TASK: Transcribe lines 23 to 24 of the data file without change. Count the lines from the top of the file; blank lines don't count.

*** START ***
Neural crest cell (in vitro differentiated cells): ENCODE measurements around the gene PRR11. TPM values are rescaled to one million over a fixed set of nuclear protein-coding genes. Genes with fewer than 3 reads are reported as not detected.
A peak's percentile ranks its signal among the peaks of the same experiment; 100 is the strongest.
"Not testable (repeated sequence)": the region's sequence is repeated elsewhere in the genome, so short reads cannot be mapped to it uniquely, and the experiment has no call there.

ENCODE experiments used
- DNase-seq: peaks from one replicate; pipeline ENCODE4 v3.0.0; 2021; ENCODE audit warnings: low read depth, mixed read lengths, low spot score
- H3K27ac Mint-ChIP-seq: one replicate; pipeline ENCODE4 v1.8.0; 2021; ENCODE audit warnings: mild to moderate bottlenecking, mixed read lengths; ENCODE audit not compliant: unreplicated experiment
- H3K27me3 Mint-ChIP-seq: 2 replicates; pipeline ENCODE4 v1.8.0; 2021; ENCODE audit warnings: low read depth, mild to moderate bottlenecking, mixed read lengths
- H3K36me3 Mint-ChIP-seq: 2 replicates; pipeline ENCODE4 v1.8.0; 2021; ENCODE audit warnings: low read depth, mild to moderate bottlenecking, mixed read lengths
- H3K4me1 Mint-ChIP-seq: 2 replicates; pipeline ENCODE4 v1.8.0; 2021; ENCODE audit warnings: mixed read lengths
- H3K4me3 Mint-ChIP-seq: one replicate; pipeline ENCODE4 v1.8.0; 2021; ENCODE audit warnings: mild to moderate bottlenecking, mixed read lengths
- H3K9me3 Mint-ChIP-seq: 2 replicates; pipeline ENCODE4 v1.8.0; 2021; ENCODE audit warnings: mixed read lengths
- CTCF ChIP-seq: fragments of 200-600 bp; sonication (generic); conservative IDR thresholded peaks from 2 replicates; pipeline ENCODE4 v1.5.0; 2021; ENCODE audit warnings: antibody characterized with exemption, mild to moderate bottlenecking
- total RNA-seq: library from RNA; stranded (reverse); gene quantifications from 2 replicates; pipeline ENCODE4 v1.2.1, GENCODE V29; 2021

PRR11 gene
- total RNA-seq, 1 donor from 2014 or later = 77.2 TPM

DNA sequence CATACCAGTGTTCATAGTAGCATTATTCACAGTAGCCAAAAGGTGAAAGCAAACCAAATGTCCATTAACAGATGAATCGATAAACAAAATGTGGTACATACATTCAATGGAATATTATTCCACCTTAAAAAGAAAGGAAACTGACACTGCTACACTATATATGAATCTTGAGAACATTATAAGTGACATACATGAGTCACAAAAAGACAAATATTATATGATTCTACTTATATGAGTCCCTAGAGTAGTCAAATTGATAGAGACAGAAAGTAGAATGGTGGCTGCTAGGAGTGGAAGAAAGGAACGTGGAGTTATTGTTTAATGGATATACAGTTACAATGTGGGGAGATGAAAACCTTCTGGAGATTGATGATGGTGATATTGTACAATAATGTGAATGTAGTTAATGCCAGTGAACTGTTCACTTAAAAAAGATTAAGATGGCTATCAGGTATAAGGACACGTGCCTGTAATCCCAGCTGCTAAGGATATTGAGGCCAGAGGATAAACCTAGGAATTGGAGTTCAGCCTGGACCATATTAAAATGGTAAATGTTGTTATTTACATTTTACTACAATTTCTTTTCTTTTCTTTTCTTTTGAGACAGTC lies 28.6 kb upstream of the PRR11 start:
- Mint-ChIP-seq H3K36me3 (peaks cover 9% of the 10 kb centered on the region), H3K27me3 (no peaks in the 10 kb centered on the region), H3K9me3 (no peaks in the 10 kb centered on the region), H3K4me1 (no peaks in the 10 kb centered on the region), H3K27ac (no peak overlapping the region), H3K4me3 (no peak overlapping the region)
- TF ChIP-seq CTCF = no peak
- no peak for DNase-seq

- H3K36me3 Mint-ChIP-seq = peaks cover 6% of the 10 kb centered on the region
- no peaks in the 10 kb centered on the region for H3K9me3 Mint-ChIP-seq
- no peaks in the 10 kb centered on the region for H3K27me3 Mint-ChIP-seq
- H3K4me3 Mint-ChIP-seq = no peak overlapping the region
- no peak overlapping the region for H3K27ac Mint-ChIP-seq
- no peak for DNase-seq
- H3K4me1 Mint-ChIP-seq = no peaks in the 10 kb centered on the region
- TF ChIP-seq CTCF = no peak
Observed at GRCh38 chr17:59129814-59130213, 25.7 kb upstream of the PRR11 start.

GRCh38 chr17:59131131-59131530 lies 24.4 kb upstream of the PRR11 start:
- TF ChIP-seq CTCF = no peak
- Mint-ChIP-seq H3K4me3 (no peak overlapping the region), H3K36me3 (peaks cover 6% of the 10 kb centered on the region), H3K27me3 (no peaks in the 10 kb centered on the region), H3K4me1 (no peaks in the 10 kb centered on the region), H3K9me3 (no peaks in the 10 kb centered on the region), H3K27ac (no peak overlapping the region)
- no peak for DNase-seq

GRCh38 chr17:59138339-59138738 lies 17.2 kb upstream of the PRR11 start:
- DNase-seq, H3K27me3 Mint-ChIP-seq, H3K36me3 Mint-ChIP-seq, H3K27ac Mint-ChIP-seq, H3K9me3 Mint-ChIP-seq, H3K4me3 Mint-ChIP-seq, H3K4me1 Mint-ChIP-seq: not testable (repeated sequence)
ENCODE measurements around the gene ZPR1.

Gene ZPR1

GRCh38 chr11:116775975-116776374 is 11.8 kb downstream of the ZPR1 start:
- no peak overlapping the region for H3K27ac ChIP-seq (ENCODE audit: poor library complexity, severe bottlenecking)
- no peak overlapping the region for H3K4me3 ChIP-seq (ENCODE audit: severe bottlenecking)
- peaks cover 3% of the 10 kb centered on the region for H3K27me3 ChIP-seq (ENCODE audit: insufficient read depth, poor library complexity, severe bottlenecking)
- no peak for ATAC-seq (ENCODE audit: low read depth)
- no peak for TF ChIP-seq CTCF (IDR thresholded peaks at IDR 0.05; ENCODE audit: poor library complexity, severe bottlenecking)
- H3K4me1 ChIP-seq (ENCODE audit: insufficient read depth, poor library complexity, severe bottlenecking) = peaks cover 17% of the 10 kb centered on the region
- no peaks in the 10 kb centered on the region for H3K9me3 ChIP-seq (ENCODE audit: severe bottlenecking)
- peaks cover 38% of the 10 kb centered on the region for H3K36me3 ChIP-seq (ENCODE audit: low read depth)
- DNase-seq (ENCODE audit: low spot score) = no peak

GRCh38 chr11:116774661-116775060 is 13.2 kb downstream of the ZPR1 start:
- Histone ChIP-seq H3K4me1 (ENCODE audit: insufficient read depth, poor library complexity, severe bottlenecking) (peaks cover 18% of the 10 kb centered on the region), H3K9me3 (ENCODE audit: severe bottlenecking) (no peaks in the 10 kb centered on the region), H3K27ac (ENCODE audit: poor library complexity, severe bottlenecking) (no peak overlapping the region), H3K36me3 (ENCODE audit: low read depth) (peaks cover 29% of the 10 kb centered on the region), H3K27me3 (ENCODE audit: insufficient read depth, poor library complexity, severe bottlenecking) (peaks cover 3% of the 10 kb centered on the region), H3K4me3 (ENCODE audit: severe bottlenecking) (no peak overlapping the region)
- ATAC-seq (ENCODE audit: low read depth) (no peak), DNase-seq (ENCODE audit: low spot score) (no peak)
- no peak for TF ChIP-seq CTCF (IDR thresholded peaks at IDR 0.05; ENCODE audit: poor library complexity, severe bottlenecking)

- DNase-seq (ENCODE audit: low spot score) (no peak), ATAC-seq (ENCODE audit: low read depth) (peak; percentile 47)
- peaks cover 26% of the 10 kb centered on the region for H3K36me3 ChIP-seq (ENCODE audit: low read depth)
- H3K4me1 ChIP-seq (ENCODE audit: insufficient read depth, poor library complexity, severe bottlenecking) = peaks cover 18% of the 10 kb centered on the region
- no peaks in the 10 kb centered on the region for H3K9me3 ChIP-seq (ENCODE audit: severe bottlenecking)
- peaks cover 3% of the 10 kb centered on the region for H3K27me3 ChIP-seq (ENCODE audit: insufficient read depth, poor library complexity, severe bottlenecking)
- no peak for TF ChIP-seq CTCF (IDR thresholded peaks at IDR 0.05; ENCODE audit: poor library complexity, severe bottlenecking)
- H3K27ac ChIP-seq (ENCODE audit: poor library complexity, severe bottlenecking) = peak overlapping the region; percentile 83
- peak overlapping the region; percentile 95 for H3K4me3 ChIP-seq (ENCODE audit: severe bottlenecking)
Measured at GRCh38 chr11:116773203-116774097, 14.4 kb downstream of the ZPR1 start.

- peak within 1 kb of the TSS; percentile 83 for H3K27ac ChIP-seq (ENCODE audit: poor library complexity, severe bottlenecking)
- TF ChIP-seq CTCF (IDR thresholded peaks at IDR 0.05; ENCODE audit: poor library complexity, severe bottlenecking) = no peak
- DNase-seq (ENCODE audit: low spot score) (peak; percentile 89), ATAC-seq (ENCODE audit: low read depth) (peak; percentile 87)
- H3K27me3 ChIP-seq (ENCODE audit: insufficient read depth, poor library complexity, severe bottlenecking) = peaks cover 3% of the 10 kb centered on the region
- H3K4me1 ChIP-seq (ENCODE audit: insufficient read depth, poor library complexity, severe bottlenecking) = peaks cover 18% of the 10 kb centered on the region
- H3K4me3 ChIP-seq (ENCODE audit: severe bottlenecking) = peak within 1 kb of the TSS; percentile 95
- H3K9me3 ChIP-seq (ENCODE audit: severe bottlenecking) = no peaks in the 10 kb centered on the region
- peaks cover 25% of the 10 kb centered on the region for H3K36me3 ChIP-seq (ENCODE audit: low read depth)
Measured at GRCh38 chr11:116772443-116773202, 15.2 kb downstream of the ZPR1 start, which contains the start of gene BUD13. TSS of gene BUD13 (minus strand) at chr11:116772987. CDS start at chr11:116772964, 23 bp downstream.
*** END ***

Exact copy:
- H3K4me3 Mint-ChIP-seq = no peak overlapping the region
- no peak overlapping the region for H3K27ac Mint-ChIP-seq